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Since we have dealt with different problems arising from astronomical calculation, let us now deal with the quadrature of numbers which are not perfect squares, to show clearly that it is possible to find the square root of any given non-square number. This is achieved in the following way:

Take the square root of the nearest^{41} perfect square and double it. Then take from the number whose square root you seek, the square you found nearest to it, and express the remainder as a fraction of the number obtained by doubling the square root^{42} of the square.^{43} For example, if eight were double the side of the square, take the fraction as eighths, if ten then as tenths, and so on.

Thus, suppose we wish to regard 18 as a square and find its root. Take a root of the perfect square nearest it, that is, of 16; its root is 4. Double this and obtain 8, and subtract 16 from 18 leaving 2; express this in terms of eighths and write that the square root of 18 is 4 and two eighths. Now two eighths equals a quarter and so the root is 4 and a quarter. To see that this in the correct answer, multiply 4 and a quarter by itself and so find the answer is 18.

Here are the steps: We say then that four-times 4 is 16 and four-times two eighths, that is, one quarter four times, equals four quarters equals one. Furthermore [four-times]^{44} two eighths is one, and one and one is two. Combine this with the 16 and it makes 18. But this method is too simplistic and is incomplete, and it has a lack of accuracy, for this answer is not the root multiplied by itself. If we multiply also a quarter times itself, we get not just 18, but 18 and one sixteenth. In what follows a more accurate method will be outlined, which we claim to be our own discovery, with the help of God. Let us turn our attention to this method for a while, showing how it can be used even for large numbers, so that it might become easier for us to understand.

We apply the aforementioned method to numbers from the unit to 99 and from a hundred to 9999, since the roots of all numbers between these two have two digits, and we should proceed by the following method:

Suppose we write the number 235 and seek to find its square root.

_{1} |
_{3} |
||||

2 | 3 | 5 | |||

1 | 5 | _{10} |
|||

2 | _{10} |

Take then the number which when multiplied by itself exactly produces the first digit two or is nearest to it. 2 is not correct since when multiplied by itself it gives 4. The number produced by the multiplication must be either equal to 2 or less than it. Hence the product should be one times itself, and we say one times one is again one. Subtract this from 2 and one is left over. Write this in small print above in the space between the 2 and the 3.... Now double the *one* which you found from the subtraction of one from 2. I refer here to the *one* which was the root not the square, for you should double that number which you found from the subtraction^{45}. One and one is two. Write this *two* below the 3, but not so that it lies on the same line as the unit previously written below the 2, but below that again in the third row. Now find the number which when multiplied by this cancels with 13, but when multiplied by itself cancels with the residual^{46}. I mean that the numbers must be less than or equal to 13 and the residual. This is what is always meant by 'cancel'.^{47} Six multiplied by two can be subtracted from 13, but when multiplied by itself produces a number which is greater than the residual. The remainder is 13^{48} and the square is 36. Hence we pass over the 6 and take 5 and say five-times 2 is 10.^{49} Write the 5 between the 3 and the 2 on the same row as the unit written below the 2. Taking the 10 from the 13 leaves 3. Write this in small print above in the space between the 3 and the 5. Again we multiply the 5 by itself giving 25 and subtract from 35 leaves 10.^{50} Write this outside of the row by itself. Now double the 5 and it becomes 10, just as at the beginning we doubled the unit below the 2. Write this in the third row in turn next to the two you wrote previously. Now combine the 20 and the 10 in the third row, since 2 lies in the tens column, this gives 30. Take half from it and we get 15, since 30 is double the root. The root then of 235 is 15 and ten thirtieths. The remainder is expressed in terms of that same thirtieth which is obtained by doubling the (integer part) of the square root. Now ten thirtieths is a third. Note that the (integer part) of the square root, that is 15, lies in the second row and its double is in the third. To check the result, proceed as follows: Multiply 15 by itself and by ten thirtieths and say, fifteen by 15 is 225, then fifteen times a third, that is ten thirtieths, gives 5 then 5 and 5 is 10. Combining this with 225 gives 235.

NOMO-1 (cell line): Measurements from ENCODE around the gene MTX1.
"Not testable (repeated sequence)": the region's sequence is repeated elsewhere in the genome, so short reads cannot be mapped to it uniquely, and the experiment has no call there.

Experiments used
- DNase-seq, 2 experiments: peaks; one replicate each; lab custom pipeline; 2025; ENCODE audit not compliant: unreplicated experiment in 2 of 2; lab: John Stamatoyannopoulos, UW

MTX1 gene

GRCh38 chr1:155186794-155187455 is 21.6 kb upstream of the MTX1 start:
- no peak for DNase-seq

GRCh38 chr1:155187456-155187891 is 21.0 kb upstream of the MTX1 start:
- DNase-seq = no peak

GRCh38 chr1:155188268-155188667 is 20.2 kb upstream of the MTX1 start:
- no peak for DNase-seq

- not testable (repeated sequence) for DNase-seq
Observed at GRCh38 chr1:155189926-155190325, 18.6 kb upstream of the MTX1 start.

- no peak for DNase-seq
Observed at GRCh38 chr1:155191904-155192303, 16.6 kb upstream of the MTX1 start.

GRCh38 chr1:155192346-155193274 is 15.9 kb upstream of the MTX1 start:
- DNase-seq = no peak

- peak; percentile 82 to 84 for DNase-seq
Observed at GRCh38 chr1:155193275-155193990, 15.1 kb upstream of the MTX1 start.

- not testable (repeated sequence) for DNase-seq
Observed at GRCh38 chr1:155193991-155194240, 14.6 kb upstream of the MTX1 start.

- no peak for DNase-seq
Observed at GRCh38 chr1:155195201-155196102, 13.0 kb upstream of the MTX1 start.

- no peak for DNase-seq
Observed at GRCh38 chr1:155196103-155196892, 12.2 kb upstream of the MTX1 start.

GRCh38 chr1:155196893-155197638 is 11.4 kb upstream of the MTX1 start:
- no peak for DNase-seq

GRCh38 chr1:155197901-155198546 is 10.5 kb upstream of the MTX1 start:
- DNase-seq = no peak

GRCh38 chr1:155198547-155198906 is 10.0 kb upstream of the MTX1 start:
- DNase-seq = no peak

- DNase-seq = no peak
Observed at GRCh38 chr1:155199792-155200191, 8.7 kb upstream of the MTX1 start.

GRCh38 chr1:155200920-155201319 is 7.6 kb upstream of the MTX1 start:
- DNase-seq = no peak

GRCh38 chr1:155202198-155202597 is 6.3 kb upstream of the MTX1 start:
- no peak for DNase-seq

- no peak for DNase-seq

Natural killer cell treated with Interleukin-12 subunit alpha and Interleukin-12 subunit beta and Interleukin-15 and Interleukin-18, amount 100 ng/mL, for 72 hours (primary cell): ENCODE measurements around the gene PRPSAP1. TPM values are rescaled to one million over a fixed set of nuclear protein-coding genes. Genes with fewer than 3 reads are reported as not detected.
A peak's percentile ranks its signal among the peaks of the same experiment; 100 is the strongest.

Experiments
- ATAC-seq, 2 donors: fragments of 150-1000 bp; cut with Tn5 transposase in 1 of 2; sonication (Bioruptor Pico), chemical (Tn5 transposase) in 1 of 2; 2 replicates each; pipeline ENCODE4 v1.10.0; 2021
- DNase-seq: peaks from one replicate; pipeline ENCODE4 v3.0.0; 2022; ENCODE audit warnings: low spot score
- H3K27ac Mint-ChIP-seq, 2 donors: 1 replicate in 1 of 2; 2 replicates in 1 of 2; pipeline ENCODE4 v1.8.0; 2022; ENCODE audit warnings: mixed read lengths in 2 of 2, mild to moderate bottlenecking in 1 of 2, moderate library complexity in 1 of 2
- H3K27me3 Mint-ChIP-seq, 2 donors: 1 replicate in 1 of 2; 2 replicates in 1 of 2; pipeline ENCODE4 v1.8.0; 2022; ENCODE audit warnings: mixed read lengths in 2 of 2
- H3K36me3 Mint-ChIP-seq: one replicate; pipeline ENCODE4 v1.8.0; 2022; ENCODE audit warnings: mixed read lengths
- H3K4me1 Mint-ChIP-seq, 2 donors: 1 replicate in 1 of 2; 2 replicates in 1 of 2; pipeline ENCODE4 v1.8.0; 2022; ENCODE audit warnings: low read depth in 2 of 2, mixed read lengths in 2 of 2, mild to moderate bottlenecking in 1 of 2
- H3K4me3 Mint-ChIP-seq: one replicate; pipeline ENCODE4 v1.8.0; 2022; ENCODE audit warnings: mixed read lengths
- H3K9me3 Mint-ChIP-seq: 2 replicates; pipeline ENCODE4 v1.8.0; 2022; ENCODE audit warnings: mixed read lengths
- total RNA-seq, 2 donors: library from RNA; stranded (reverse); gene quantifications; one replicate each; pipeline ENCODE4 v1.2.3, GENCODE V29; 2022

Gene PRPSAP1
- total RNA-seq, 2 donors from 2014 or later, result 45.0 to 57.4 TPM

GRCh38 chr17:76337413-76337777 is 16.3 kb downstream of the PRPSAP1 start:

Peter G. Brown, "The Great Calculation According to the Indians, of Maximus Planudes - On Finding the Square Root of Any Number," *Loci* (March 2012)